Off Biggie’s classic 1994 debut Ready To Die
Biggie demonstrates why he is so often disrespectful towards women: he got his feelings hurt! Aww. After some bad experiences with women cheating on him, he vows to only use them for sex
Big used to be out on the avenue. He used to be standing out there with Lil’ Cease. And we could either find him on the avenue, or he was around the corner on his stoop. If he was in the neighborhood, he was in either of them two places. I remember hooking up this beat and [finding Big at] this fried chicken spot, which to my knowledge is still right there on Fulton between Washington and St. James. I rolled up in the car, I got the beat ready, I’m happy. I was like, “Yo Big.” He came over to the passenger window, I told him to get in, and was like, “Yo check this out, man.” He was like, “Yo, I’m lovin that, Mo.”
I think what was helpful was the hook that I had on there. That just told him what to talk about on the record. He ended up doing a relationship-type record, talking about a chick.
The thing about that record is [the hook I sampled]: “You’re no friend of mine/You know that ain’t right.” That’s Black Mambo. I might’ve been working with hard-ass Big, but I was gonna pull in a whole other crowd because of that Black Mambo. Black Mambo was from the Paradise Garage. DJ Larry Levan would throw that on—either mix it with beats, with other songs, or he would just throw it on a capella by itself in the club—and you would hear people stomping and going crazy. So I knew that anybody who heard that song was gonna think about the Paradise Garage—a disco, dance-music type of club from back in the day. So there are dance music elements attached to the song, but it fit.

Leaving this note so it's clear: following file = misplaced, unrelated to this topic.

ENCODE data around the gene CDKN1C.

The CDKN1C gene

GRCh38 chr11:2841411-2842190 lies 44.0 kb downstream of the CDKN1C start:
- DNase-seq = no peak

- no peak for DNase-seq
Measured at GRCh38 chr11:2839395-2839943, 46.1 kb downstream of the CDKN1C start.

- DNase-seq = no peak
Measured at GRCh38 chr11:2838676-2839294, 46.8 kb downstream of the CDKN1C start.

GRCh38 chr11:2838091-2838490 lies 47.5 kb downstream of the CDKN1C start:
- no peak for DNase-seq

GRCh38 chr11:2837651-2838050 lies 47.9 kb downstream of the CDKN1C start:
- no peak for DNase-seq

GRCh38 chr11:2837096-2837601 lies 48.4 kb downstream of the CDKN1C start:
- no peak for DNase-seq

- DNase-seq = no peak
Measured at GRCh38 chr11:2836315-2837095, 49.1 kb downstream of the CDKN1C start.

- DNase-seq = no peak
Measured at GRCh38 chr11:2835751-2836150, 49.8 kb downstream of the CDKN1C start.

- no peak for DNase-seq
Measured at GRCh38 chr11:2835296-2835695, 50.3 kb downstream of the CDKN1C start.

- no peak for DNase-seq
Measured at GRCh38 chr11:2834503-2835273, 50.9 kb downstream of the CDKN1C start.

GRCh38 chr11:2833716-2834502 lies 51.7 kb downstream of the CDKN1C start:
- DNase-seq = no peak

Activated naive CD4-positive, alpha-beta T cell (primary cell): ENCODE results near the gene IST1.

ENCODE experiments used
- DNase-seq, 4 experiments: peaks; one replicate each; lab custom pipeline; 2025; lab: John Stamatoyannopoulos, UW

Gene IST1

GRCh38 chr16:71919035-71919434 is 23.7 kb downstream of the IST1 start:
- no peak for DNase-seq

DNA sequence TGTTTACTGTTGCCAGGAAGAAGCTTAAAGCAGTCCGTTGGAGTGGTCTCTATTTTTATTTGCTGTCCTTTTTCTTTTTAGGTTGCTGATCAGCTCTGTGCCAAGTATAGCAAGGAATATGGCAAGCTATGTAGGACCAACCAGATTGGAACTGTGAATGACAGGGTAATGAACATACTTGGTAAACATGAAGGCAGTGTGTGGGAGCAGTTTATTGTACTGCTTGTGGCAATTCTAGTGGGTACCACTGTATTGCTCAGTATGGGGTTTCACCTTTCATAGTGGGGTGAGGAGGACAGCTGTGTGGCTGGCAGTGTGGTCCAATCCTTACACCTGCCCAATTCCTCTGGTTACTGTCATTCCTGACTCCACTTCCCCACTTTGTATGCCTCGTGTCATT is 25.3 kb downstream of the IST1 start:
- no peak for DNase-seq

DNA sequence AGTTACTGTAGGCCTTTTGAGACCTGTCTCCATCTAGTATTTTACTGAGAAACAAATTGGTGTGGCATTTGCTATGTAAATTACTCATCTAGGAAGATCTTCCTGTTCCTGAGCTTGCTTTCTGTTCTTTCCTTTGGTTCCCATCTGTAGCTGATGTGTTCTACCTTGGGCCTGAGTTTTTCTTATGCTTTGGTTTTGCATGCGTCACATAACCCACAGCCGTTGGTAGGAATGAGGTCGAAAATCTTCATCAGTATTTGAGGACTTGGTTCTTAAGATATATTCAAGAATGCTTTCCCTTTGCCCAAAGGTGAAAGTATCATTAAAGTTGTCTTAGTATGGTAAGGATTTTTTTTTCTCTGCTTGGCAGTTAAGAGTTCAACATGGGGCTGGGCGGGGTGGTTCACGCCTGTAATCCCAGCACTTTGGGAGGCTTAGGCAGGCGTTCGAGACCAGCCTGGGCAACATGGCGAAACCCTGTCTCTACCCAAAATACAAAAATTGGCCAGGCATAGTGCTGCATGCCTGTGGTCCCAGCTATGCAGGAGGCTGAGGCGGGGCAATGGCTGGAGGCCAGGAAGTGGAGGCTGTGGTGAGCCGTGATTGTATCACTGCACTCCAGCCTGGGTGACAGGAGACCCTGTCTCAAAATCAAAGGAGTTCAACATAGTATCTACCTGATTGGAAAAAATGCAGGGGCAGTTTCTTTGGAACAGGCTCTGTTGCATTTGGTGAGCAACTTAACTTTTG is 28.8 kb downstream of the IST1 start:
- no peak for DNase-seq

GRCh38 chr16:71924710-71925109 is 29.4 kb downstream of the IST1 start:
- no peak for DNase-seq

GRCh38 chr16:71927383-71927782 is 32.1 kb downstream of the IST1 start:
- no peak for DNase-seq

-Easy Mo Bee